4. The theory was absolutely stunning to me when I read about it in a book. I felt I just had to make it more accessible as an article. It’s an example of the profound consequence of coincidence. We absolutely have shaped our evolution! I think that’s beautiful.

  5. Last year, my wife, 6 month old son and I all went down and spent three weeks traveling in Peru. It was fascinating to see that in many of the towns outside of the big cities still used the traditional blankets not just to carry children, but to also carry other things (one woman carried food for her animal around, for example). Additionally, one of the local women there insisted on carrying our son around in one.

    Another local woman, in one of the larger cities was carrying around her infant around in one while she was trying to sell us some pottery. As we were negotiating a price (the most popular way to pass time in Peru was as near as I could tell bartering), the baby started to fuss. Without missing a beat, she managed to slide the bundle around and start feeding her (I’ll assume it was a baby girl, as I don’t think I ever saw her) without missing a beat. There was no awkward (step 1: remove baby from harness, step 2: find a place to sit down so you can nurse the child, step 3: cover up because you’re in a public place and are self conscious) series of steps that she had to go to in order to care for her child. It was smooth, compacted, and efficient. Pretty cool stuff, for sure.

  6. You went to Peru with your six month old? You guys rock!

    In the picture above I really like how the lady is carrying not only her baby, but some straw. I so admire the efficiency of traditional cultures.

    • You know, the trip went great. Traveling before he could really get around was a great idea. What’s more, we got special treatment because we had a little baby with blue eyes – so that was fun, too.

      The most efficient part of the whole setup is that it’s nothing more than a special way of folding a blanket. No straps, buckles, zippers, or any of that noise. Just simple and effective.

      • Haha! I know what you mean. My daughter is bleach blonde with blue eyes. I took her traveling through Colombia last year and she was definitely the center of attention everywhere we went.

        I agree with you about the carriers. They can be so hard to use! I tried a few of them myself couldn’t figure them out. While a blanket is awesome, I have a soft spot for the Ergo. It is so comfortable, has pockets, and looks a little more modern. ;)

  7. I am so excited to see you post this!!! Babywearing is such a natural extension to leading nutritionally healthy lives. Why not nurture our children in the healthiest way possible. It encourages breastfeeding on demand and keeps baby content. Babywearing was the best way to go places or get things done with my babies/toddlers. They were worn in slings until about 3-4 years old. They both have fond memories of being carried in their slings.

  8. Great post. When my youngest was a baby I used 2.5 yards of fabric. Bending over, with him on my back, I put the center of the fabric over the baby, wrapped both ends around myself and tied in a knot under his but. Very secure and comfortable. It was inexpensive and he loved it.

  9. Normally “butt” (probably short for “buttocks”.

    ” tied in a knot under his but”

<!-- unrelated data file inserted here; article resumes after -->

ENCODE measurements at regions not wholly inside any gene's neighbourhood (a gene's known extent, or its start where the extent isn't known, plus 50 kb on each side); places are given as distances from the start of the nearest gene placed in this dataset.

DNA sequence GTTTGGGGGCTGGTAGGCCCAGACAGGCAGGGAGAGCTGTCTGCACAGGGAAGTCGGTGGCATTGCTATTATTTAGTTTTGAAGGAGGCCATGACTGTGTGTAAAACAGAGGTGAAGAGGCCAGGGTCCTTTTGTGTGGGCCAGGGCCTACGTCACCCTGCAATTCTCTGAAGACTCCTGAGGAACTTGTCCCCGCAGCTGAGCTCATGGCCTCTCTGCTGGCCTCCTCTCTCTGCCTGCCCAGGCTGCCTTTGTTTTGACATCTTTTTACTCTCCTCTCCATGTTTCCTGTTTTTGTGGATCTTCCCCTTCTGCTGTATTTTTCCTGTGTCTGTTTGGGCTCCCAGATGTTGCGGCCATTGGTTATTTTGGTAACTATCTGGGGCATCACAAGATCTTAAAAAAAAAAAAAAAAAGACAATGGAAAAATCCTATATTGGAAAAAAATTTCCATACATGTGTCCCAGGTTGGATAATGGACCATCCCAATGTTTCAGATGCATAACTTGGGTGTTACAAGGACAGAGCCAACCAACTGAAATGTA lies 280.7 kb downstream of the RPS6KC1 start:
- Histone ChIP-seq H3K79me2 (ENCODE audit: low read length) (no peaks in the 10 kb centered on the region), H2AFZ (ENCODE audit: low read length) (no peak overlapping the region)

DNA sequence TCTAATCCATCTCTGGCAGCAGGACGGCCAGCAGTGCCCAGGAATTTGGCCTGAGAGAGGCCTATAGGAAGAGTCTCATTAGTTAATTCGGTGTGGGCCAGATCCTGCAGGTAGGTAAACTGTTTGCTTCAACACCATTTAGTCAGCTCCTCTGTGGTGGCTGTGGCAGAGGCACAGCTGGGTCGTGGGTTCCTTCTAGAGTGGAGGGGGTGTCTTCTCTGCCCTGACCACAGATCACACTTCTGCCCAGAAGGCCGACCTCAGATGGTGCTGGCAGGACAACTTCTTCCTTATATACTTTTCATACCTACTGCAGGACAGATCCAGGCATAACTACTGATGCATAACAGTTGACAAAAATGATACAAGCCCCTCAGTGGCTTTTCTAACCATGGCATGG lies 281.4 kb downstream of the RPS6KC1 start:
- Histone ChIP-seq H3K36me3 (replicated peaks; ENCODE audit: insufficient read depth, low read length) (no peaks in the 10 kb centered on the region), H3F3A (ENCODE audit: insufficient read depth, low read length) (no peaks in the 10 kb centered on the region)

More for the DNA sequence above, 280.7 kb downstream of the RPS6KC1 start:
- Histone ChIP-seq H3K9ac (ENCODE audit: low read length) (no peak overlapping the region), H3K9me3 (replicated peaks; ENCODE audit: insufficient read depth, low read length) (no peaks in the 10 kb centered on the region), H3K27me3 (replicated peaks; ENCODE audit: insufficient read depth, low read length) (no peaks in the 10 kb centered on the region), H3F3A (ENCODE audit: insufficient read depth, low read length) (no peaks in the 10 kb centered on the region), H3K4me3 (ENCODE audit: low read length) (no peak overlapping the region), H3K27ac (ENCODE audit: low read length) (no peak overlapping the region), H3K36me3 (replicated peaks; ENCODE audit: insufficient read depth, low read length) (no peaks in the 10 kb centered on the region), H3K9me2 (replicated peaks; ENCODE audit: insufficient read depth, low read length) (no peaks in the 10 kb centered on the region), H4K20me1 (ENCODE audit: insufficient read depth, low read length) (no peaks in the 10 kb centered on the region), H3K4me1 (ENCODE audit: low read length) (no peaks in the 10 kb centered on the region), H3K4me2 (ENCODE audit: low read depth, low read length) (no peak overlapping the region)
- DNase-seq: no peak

10. It’s funny that the Searses popularized babywearing in 1985. My stepmom was wearing my baby brother around several years before that. We lived in the Philippines from 1978 to 1981 and he was born there in 1978. When he got too big for the slings she put them up in storage and I never thought about them again til it started really getting faddy about six or seven years ago.

  11. Peggy, what do you suppose they do, or what would you do, in the event of twins?

    I ask because I myself am one, and the rate of twin births in my family is high. Apparently the more you have, coupled with other factors, such as age, and genes, the more likely you are to have twins. I have two single births already, so……. it’s a source of interst for me. :)

  12. Now that businesses are adapting to help new moms, I wonder whether many people see these in the workplace?

    • Good question! Parents at home can actually get a lot of work done while holding their sleeping baby at the computer while they work. If a mom nursed, ate healthy, and carried her baby, the baby might be calm and quiet enough to join her at work. Maybe for half days or something.

  13. I wore two of my children in baby sling created by the Sears family. My youngest was a definite requirement as he came so soon after the second child who was a major handful and still is even as a teenager. Being short and my babies were so large carrying a baby carriers /car seat was crazy much less attach to the grocery cart and see around it. And when your kids start at 9pounds and 22 inches and more well lets just say I didn’t need a weight lifting program for a while. It was some of the greatest moments to go to movies, shopping, festivals etc wearing the baby and not having to fit a stroller through crowded spaces, or carry heavy car seats, and yet hold baby while I could use both hands to cook clean, play with the older children. I began teaching other moms how to wear their baby even gone as far as taking certain shawls or blankets to wear babies still when babysitting grandbabies or friends kids. New moms get watchfull as I carry their kids like that, but once they see baby sleeping and happy they relax and beg to learn.